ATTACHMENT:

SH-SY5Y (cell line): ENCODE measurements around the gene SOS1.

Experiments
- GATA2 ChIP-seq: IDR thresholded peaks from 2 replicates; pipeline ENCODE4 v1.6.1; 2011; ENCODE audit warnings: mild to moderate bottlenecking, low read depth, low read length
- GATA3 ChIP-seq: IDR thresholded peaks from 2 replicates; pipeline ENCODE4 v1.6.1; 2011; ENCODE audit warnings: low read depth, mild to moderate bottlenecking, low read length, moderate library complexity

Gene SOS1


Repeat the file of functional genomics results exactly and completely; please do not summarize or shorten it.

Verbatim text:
SH-SY5Y (cell line): ENCODE measurements around the gene SOS1.

Experiments
- GATA2 ChIP-seq: IDR thresholded peaks from 2 replicates; pipeline ENCODE4 v1.6.1; 2011; ENCODE audit warnings: mild to moderate bottlenecking, low read depth, low read length
- GATA3 ChIP-seq: IDR thresholded peaks from 2 replicates; pipeline ENCODE4 v1.6.1; 2011; ENCODE audit warnings: low read depth, mild to moderate bottlenecking, low read length, moderate library complexity

Gene SOS1